Here we need to understand what this means. The judiciary had to obey the limitations that the Constitution placed on it. Marshall is admitting that the court doesn’t have the authority of judicial review, that is, to annul the law. But on the other hand, the judiciary can’t exercise statutory authority not granted it in the Constitution. To do so would violate the separation of powers and make the judiciary supreme over the other branches of government. Also importantly, and certainly considered, President Jefferson would’ve ignored any “order” from the court, as other Presidents would later do. That would be a showdown Marshall and the Court would have resoundingly lost. Courts have no enforcement authority. That authority lies solely with the Executive Branch.

You seem to consider the judges as the ultimate arbiters of all constitutional questions; a very dangerous doctrine indeed, and one which would place us under the despotism of an oligarchy. Our judges are as honest as other men, and not more so. They have, with others, the same passions for party, for power, and the privilege of their corps.... Their power [is] the more dangerous as they are in office for life, and not responsible, as the other functionaries are, to the elective control. The Constitution has erected no such single tribunal, knowing that to whatever hands confided, with the corruptions of time and party, its members would become despots. It has more wisely made all the departments (Legislative, Executive, and Judicial) co-equal (within their delegated authorities) and co-sovereign within themselves.

–Thomas Jefferson to Chief Justice John Marshall

Yet many bright legal minds still claim that the Marshall Court exercised judicial review in striking down an unconstitutional provision of the law, and in doing so, set a precedent. Here’s the point, even if it had, which it didn’t, a court declaration then or any time that violates the Constitution, is null and void. Judges cannot usurp authority not theirs. The Constitution necessarily binds the judiciary as it does the legislative and executive branches.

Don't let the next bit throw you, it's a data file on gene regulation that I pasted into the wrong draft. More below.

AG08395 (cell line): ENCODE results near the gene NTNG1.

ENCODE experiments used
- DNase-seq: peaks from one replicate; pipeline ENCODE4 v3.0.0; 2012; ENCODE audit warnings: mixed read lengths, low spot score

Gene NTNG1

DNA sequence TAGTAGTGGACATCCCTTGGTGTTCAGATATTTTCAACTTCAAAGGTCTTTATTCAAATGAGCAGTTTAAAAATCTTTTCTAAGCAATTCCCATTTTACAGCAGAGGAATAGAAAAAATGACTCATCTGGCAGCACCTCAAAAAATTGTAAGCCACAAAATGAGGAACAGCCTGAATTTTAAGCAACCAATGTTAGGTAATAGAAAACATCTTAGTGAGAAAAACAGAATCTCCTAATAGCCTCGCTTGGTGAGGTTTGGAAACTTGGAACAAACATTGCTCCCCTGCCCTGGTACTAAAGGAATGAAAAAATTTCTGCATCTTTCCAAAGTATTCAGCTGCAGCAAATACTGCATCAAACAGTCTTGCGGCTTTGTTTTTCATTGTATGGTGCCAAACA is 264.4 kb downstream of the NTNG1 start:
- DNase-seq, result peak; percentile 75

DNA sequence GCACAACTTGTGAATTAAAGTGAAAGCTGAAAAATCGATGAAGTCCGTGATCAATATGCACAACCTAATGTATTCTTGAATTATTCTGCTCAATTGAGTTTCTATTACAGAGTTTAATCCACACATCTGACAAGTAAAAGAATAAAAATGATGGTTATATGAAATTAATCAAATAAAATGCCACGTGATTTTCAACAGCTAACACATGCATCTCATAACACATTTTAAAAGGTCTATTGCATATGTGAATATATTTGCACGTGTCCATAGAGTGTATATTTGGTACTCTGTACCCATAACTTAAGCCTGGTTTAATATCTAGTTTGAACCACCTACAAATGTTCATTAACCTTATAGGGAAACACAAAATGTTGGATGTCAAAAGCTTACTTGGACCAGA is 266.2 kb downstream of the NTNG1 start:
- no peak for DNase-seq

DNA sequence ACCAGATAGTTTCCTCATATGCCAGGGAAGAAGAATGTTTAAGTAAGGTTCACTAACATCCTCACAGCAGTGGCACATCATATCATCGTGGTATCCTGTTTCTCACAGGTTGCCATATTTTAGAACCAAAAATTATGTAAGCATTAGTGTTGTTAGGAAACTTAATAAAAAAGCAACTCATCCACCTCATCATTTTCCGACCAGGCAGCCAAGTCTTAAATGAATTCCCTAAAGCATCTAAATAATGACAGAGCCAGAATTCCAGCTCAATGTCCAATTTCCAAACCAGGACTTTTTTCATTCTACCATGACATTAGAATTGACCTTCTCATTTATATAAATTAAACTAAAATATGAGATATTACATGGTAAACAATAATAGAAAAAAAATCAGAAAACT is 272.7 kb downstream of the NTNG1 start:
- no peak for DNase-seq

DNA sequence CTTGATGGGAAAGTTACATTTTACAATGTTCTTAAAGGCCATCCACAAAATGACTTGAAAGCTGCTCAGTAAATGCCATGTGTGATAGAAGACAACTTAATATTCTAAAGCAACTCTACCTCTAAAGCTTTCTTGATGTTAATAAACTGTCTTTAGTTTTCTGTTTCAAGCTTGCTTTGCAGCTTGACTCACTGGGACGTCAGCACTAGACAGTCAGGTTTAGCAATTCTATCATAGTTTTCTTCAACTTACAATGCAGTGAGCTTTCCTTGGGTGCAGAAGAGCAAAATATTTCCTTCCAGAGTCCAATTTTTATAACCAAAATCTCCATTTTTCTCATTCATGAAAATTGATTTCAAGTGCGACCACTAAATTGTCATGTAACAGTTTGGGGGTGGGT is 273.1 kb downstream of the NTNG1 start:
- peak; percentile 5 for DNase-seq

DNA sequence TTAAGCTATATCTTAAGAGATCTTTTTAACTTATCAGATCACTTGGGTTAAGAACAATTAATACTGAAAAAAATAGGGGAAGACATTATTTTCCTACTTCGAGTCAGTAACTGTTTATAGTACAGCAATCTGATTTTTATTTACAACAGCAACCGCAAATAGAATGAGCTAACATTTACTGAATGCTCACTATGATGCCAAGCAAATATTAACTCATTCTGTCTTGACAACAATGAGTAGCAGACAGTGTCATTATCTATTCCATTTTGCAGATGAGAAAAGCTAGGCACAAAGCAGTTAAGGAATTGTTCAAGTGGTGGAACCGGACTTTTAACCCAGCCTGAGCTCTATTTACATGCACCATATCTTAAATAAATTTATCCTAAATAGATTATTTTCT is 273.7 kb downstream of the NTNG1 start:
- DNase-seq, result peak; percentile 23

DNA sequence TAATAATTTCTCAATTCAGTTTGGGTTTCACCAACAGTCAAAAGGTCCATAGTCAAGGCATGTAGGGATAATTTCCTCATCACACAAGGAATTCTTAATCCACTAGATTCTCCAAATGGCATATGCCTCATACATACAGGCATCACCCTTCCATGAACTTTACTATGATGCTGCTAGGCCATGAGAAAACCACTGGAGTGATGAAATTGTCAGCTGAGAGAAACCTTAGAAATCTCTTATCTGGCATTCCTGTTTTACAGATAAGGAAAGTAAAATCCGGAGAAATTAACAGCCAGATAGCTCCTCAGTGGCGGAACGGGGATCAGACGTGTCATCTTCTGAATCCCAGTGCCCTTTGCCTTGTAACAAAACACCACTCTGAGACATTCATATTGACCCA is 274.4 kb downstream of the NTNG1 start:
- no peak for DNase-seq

Congress shall make no law respecting an establishment of religion, or prohibiting the free exercise thereof…

—1st Amendment to the US Constitution

Notice this restraint applies only to Congress, the Legislative Branch. Why doesn’t the Amendment refer to the broader government instead of just Congress? Because only Congress can make laws! Only Congress can modify, alter or abolish laws, not the judiciary, not the president. Can this be any clearer? Still the power of judicial review is taught in law schools and expected to be honored throughout the judicial system if one wants to progress in their law career. This big lie, judicial review, has affected politicians and populace alike. It’s become unquestioned by the unaware. Now you’re not.

Iowa Governor Kim Reynolds laments that she won’t appeal the Iowa Heartbeat Law struck down by a judge. The good news is she doesn’t have to. The bad news is, for her, she needs to find a spine that’s been lost longer than most of us have been alive. She or some other Governor, even the President, need to assert their Constitutional authority to execute the laws of their state or nation as lawfully passed. To finally say “no” to the monstrous judicial overreach that murders babies every day. It’ll take just one. The political price may be high but it won’t be as high as the price of innocent blood spilled before a holy God.

I hope I’ve got your attention. There’s more to say on this topic. Part 2 coming shortly. I’m just getting warmed up.